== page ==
As part of the Securities Litigation Uniform Standards Act of 1998 (“SLUSA”), Congress mandated that “a court may stay discovery proceedings in any private action in state court, as necessary in aid of its jurisdiction, or to protect or effectuate its judgments, in an action subject to a stay of discovery pursuant to [the PSLRA].” One of the primary goals of this provision was to prevent plaintiffs from using a simultaneous state court action to circumvent the mandatory discovery stay imposed by the PSLRA in federal securities fraud cases. Exactly when, where, and under what circumstances a court should use this power, however, has been the subject of recent debate.
In City of Austin Police Ret. Sys. v. ITT Educational Services, Inc., 2005 WL 280345 (S.D. Ind. Feb. 2, 2005), the court addressed whether it should stay a related books and records action brought in Delaware state court. Plaintiff’s counsel in the books and records action had previously filed “several” of the federal securities cases consolidated by the court and had unsuccessfully sought to be named lead counsel. In addition, the books and records action sought company records directly related to the fraud allegations in the federal securities case, albeit as a stated precursor to bringing a derivative suit for breach of fiduciary duties.
While the plain language of SLUSA states that it is applicable to any private action in state court, the court found that an intent to evade the PSLRA’s stay of discovery “should probably be the biggest factor in deciding how far to extend SLUSA’s discovery stay provision beyond the securities fraud cases that are its principal target.” In the instant case, the court found that there was no convincing evidence of an intent to circumvent the PSLRA. The court also noted that plaintiff’s counsel had no further involvement in the federal litigation and was “willing to enter a protective order in the Delaware case that would bar them from sharing information with plaintiffs’ counsel in this case.” Under these circumstances, the court declined to enter the requested stay.
It did not take long for another federal district court to strongly disagree with the ITT Educational decision. In In re Cardinal Health, Inc. Sec. Litig., 2005 WL 894693 (S.D. Ohio March 1, 2005), the court addressed whether it should stay discovery in a state court derivative action relating to the same accounting issues raised in the pending federal securities class action. The court found that “[h]ad Congress intended to limit [the SLUSA discovery stay] to securities fraud actions, it could have done so.” Moreover, the plain language of the statue “includes no mention of a requisite intent to circumvent the PSLRA.” The court held that the imposition of a discovery stay in the derivative case was appropriate for three reasons: (1) trial in the derivative case was set to begin within a year, leading to a strong possibility that some form of discovery would reach the federal plaintiffs; (2) the derivative case involved the same subject matter as the federal securities class action, raising concerns that the courts might issue inconsistent rulings; and (3) complying with similar discovery requests would be duplicative and burdensome.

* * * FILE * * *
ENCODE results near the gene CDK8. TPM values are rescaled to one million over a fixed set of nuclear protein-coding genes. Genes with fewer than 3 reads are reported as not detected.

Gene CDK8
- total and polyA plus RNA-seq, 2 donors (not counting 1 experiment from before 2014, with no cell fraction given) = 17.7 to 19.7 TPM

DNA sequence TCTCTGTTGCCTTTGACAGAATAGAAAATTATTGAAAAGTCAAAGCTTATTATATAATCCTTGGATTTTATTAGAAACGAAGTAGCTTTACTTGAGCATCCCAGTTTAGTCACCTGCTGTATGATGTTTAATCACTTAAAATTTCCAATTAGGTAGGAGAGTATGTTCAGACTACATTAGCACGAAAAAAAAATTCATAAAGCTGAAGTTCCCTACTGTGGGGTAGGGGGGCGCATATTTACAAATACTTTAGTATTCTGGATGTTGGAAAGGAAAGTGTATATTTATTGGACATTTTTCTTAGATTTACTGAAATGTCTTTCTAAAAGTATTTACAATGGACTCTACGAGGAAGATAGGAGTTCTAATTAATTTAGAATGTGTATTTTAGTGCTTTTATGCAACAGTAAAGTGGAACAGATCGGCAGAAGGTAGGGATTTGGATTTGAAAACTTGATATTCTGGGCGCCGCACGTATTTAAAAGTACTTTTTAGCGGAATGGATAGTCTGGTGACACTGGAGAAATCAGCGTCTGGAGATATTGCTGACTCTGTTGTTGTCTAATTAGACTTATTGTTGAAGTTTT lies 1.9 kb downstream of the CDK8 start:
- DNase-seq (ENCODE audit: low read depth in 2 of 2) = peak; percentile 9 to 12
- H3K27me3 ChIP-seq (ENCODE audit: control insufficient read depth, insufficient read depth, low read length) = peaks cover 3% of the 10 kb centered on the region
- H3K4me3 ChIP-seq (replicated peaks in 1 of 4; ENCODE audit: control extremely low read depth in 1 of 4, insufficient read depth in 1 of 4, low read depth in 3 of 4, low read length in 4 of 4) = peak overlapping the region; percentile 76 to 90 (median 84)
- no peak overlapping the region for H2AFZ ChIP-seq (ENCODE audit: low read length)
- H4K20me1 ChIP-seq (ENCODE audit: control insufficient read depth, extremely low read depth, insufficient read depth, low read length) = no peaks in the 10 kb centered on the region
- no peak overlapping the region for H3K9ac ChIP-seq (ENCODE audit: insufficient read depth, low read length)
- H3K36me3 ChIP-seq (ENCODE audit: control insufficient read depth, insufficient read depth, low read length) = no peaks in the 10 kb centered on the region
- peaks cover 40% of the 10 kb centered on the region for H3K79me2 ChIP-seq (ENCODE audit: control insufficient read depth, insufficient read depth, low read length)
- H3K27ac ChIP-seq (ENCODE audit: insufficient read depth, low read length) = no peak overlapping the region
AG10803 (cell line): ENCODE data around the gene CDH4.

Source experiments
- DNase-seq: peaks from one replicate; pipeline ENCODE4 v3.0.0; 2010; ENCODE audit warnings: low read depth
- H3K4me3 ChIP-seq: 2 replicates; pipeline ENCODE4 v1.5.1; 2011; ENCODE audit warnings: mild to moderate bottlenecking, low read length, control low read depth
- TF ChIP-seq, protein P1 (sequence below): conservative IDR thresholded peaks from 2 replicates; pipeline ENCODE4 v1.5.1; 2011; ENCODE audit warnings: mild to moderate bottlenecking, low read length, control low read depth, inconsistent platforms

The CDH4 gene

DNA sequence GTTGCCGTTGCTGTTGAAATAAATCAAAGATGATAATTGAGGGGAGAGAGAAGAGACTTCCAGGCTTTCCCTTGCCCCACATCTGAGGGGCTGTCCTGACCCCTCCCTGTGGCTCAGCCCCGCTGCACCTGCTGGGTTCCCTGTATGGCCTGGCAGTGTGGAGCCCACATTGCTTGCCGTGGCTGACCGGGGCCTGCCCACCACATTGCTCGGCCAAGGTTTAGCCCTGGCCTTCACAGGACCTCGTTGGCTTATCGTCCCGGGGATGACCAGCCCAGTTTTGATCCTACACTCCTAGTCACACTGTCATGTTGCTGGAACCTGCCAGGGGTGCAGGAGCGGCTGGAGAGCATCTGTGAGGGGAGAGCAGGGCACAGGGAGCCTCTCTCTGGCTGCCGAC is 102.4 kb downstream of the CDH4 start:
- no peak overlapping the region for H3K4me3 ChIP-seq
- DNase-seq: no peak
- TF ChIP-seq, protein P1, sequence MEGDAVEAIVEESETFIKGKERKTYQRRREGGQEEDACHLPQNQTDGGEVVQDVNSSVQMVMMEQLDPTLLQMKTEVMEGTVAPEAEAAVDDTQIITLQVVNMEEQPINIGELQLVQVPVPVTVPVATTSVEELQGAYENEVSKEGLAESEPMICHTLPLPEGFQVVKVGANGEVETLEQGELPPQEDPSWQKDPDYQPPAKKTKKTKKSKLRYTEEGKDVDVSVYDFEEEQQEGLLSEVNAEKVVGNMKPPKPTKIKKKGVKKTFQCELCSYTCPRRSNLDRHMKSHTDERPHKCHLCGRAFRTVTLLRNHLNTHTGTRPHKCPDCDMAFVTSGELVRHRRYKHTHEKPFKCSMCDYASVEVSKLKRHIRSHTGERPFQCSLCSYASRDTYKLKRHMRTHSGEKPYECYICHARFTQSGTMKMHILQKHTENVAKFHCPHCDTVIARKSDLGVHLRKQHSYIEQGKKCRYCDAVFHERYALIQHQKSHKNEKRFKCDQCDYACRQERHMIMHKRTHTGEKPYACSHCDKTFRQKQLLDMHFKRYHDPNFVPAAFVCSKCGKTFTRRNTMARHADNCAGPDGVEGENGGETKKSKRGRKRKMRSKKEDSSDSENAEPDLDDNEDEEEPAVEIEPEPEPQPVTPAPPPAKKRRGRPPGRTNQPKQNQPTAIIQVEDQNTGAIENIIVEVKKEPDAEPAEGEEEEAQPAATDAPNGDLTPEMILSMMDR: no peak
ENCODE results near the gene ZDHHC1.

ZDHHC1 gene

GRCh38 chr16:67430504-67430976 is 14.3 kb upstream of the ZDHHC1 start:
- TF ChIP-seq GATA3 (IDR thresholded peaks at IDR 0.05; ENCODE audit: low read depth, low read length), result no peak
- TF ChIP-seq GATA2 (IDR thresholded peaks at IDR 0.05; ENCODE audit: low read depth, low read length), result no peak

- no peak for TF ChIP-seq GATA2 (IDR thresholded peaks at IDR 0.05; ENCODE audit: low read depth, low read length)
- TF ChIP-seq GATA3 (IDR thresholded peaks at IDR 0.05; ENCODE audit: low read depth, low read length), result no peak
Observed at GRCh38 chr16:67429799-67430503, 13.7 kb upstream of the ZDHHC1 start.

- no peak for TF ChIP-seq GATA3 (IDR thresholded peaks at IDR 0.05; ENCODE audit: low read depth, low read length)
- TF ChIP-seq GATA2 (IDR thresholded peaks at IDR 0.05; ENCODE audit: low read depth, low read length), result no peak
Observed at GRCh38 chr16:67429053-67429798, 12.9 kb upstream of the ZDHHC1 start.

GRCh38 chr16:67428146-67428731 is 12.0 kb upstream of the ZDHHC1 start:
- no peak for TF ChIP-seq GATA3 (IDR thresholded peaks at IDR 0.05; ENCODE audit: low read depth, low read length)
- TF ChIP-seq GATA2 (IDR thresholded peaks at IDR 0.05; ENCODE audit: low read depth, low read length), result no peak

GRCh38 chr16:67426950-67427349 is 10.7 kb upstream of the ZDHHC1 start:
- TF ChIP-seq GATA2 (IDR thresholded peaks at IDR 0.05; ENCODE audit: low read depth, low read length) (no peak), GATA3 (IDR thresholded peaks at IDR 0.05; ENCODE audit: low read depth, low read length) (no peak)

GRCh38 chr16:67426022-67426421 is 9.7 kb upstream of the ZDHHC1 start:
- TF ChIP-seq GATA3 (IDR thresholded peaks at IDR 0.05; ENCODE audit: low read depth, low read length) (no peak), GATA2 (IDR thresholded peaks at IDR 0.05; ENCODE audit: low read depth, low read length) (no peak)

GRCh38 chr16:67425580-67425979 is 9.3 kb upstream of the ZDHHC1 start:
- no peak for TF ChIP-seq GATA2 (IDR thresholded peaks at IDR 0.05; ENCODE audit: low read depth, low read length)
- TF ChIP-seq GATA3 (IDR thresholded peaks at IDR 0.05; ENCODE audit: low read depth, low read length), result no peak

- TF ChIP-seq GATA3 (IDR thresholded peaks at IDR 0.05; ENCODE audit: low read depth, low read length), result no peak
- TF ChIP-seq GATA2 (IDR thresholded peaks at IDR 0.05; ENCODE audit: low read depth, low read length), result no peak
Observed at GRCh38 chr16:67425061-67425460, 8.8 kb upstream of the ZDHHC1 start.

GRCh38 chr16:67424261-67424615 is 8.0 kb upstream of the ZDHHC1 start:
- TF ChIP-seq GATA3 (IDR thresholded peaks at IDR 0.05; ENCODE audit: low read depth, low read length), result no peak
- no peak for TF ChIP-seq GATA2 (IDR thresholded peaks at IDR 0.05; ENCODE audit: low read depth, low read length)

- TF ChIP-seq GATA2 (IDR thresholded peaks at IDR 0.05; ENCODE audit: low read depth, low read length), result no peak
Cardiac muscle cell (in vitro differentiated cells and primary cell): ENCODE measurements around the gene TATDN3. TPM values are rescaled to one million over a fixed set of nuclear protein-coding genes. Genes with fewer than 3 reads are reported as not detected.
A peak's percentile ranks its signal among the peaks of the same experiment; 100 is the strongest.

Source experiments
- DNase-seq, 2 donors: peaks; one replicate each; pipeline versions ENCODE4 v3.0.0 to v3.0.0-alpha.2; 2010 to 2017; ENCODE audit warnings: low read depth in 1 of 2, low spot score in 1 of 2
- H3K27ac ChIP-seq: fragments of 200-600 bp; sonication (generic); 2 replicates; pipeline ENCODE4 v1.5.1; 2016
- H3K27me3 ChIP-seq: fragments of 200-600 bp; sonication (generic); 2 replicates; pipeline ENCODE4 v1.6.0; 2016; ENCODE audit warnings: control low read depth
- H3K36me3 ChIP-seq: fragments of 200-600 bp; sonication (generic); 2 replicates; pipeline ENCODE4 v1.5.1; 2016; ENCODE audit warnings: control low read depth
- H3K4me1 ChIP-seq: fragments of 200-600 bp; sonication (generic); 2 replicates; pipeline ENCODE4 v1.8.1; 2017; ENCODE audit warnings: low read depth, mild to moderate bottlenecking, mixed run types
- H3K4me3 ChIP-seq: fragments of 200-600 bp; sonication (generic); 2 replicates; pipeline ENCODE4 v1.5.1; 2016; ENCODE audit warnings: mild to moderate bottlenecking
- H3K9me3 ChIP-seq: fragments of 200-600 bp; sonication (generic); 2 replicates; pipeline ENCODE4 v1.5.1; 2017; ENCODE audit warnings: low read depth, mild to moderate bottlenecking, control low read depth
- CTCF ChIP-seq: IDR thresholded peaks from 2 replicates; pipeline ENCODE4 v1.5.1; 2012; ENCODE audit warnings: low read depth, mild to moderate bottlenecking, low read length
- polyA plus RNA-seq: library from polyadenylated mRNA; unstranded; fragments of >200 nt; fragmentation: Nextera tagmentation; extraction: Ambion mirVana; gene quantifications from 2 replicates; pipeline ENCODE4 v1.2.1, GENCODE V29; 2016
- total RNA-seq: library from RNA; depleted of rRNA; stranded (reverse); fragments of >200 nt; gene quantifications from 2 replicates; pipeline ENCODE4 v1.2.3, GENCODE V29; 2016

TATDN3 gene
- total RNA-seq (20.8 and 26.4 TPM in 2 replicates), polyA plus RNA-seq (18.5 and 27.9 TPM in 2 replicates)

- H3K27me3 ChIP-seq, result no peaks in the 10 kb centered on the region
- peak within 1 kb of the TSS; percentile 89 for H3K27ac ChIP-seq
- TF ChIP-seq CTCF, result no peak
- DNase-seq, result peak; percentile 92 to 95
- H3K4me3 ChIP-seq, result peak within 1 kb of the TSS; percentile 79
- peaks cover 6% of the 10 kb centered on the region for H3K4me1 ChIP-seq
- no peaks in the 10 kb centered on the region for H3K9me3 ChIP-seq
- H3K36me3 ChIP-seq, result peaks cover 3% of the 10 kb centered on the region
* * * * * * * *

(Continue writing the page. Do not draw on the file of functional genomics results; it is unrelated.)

Addition: A similar situation arose in the El Paso Corp. securities litigation last year. In a post about an unsuccessful SLUSA discovery challenge brought by the defendants in state court, The 10b-5 Daily questioned whether the defendants would have been better off making the same arguments in federal court. The answer is provided in the ITT Educational decision – “After the Delaware court declined to stay the action under SLUSA, the district judge presiding over the Wyatt case in the Southern District of Texas issued a one-line order staying the Cohen Section 220 action. Wyatt v. El Paso Corp., No. H-02-2717 (S.D.Tex. Dec. 8, 2004).”